This will be my last Freya top before I switch to Christmas gift-making. Freya is my TNT pattern for a long sleeved top with cowl collar. It takes just over an hour from start to finish to make a new top.
For this version I used some unusual printed viscose jersey with a crepe finish, 2 metres for £9.98 from Rainbow Fabrics that I bought back in September 2021 – so not been long in my stash!
I used a seam allowance of 1.5 cms as the fabric was very stretchy. I sewed some seams on my machine using a zig-zag stitch set at 1mm width x 2mm length. Other seams were completed on the overlocker.
For this version I once again added a double folded cuff on the sleeves. For the hem I first overlocked then turned up 1.5 cms before twin needle machine stitching in place.
I am particularly pleased with the print placement on this top, who wouldn’t want a Goldfish swimming on their midriff? This top will be worn over trousers and skirts. Now onto sewing Christmas gifts!
This morning I opened the curtains and was greeted with the sight of a light sprinkling of snow all around the garden. What better reminder that today was the day to start on my Christmas Gift sewing?
First on the list was an apron and project bag using a charming Robin printed linen-look cotton. I purchased just one metre of fabric from Amazon for £11.58 and used the ‘Sam’ pattern free from Helen’s Closet.
I made view B of the pattern and used cotton tape for the straps. It took about an hour and a half to make the apron and I am delighted with it. I definitely need one for me!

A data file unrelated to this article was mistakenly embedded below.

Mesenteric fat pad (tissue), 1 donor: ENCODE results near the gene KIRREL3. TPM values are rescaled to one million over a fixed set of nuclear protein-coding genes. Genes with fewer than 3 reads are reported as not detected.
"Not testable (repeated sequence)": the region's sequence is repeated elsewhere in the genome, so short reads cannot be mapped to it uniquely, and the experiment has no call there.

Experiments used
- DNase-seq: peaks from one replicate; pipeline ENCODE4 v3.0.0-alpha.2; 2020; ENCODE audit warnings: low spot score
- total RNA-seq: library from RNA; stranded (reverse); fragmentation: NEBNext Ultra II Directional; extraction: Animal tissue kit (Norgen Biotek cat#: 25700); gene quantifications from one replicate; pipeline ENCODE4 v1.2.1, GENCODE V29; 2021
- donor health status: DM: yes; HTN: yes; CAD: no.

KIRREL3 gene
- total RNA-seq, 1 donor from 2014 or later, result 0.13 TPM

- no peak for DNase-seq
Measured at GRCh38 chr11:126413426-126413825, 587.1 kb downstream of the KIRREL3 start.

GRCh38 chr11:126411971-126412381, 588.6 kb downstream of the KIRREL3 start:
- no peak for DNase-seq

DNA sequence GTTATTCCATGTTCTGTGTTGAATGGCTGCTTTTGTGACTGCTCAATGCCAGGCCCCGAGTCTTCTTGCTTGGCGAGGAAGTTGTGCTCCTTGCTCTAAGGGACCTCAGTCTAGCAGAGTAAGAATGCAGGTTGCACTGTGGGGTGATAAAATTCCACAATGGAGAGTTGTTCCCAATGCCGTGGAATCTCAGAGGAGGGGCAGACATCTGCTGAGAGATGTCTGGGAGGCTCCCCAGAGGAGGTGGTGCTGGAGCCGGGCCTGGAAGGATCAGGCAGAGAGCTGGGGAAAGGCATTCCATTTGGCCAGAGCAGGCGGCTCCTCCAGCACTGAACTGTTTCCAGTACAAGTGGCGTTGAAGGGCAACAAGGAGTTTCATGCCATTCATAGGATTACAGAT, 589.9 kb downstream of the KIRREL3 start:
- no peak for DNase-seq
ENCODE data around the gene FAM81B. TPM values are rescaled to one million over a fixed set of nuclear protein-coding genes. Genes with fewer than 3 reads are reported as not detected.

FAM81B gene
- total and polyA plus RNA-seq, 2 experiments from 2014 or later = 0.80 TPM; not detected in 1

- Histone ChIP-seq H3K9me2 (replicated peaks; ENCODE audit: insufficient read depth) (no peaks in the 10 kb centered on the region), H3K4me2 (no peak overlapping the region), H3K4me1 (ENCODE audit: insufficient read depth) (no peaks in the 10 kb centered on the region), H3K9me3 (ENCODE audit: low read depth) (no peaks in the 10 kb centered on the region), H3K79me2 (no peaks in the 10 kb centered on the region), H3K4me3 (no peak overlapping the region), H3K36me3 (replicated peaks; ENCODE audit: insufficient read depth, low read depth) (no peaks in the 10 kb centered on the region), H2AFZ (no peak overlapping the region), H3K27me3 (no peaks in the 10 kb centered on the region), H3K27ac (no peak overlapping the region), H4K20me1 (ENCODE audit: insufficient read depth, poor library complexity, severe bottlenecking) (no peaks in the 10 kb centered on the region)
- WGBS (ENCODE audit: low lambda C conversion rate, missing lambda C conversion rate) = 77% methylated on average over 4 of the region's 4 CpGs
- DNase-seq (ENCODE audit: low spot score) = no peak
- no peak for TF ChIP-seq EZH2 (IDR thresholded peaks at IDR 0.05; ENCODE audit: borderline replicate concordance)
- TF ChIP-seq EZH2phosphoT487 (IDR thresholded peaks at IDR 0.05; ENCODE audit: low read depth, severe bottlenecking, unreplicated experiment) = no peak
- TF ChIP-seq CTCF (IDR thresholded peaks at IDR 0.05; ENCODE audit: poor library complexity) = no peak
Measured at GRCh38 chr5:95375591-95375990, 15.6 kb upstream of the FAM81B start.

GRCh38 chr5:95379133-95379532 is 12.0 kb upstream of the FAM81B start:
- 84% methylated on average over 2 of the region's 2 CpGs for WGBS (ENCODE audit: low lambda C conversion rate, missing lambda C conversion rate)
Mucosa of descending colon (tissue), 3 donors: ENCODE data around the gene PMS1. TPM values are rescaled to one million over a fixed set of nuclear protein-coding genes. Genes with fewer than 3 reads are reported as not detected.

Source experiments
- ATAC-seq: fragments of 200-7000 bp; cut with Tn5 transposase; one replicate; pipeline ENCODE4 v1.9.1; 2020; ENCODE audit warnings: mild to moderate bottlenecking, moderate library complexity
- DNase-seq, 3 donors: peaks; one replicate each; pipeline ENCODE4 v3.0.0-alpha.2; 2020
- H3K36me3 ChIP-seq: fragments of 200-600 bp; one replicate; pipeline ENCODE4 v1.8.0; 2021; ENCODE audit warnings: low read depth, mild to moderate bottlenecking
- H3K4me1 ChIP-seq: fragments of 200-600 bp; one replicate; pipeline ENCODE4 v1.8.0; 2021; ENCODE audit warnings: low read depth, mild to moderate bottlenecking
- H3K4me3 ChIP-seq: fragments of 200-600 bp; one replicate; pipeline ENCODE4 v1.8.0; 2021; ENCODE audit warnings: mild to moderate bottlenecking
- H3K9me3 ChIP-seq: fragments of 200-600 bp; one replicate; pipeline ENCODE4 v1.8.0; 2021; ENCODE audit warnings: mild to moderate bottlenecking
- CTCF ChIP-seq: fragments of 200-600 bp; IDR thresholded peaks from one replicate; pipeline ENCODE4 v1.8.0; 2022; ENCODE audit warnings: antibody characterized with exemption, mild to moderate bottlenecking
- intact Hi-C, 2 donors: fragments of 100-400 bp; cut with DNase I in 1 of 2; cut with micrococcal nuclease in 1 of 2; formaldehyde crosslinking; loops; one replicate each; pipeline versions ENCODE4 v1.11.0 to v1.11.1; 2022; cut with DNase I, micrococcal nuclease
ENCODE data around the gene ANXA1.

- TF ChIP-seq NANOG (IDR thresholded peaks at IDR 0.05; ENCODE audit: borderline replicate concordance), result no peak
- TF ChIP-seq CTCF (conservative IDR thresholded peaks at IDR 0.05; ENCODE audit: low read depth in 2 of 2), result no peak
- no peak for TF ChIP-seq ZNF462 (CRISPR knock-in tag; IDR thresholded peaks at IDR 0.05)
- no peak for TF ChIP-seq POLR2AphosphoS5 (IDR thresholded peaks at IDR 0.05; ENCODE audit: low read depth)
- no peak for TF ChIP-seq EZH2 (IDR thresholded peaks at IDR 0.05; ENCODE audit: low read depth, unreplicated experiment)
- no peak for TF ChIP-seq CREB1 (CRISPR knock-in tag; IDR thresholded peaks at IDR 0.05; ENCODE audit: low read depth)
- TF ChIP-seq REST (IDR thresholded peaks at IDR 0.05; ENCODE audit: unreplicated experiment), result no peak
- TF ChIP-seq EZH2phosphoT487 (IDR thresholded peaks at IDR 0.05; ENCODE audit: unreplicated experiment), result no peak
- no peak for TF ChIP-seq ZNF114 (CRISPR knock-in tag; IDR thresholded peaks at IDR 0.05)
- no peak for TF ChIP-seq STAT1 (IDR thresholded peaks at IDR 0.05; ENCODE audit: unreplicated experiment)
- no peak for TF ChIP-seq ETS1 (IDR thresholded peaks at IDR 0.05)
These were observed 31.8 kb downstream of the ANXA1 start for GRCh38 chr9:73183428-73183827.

I based the project bag on the design that Lizzie at Sprat & Winkle Quilters showed us a few weeks ago. I am thrilled that I managed to pattern match the birds over the closure strip and also that the quilting is the same on the reverse of the bag. The zip on the project bag came from the stash, as did the tassels on the zip pull. The crystal clear PVC was bought from Amazon, 2.5 metres for £6.20so I have plenty left for more project bags.
So that’s the basics ready for one lady on my list, for the next I need to clean the machine and re-thread with Blue to make another project bag using Bargello strip patchwork. Watch this space.
Having completed the colourful Autumn Leaves ‘Jane’ pinafore dress I knew that I now needed to add some plain long sleeved tops to my wardrobe to wear in the coming colder months. I decided to make the ‘Freya’ pattern from Tilly and the Buttons book ‘Stretch’ as although I like a collar, currently I prefer the cowl neck as it is not so restrictive around my neck. I would choose colours to pick up on those in the print of the pinafore dress and for which I also have coordinating opaque tights.
I browsed the internet and purchased the following:-
Freya #4 – 2 metres of the Plum Viscose Jersey was bought from an ebay seller ‘vegatextiles’ for £8.98.
Freya#5 – 2 metres Maroon Viscose jersey was also bought from an ebay seller ‘pepe_monty’ for £10.00.
I have a traced copy of the Freya pattern in my size with alterations for my short arms and less than ‘hourglass’ figure. Cutting out and construction takes just over one hour (provided I don’t have any interruptions!) thus after two afternoons I had completed both tops.
I have some fabric left over from these two makes for colour blocking, plus a few more lengths of jersey for long sleeved tops but dressmaking will soon be temporarily suspended whilst I concentrate on Christmas gift-making.
Some time ago I bought a polo neck top from Cotton Traders. The very first thing I had to do was to reduce the length! Since then the top had been worn only once as I found the polo neck too tight and high. So, it sat in the cupboard waiting for me to get around to it.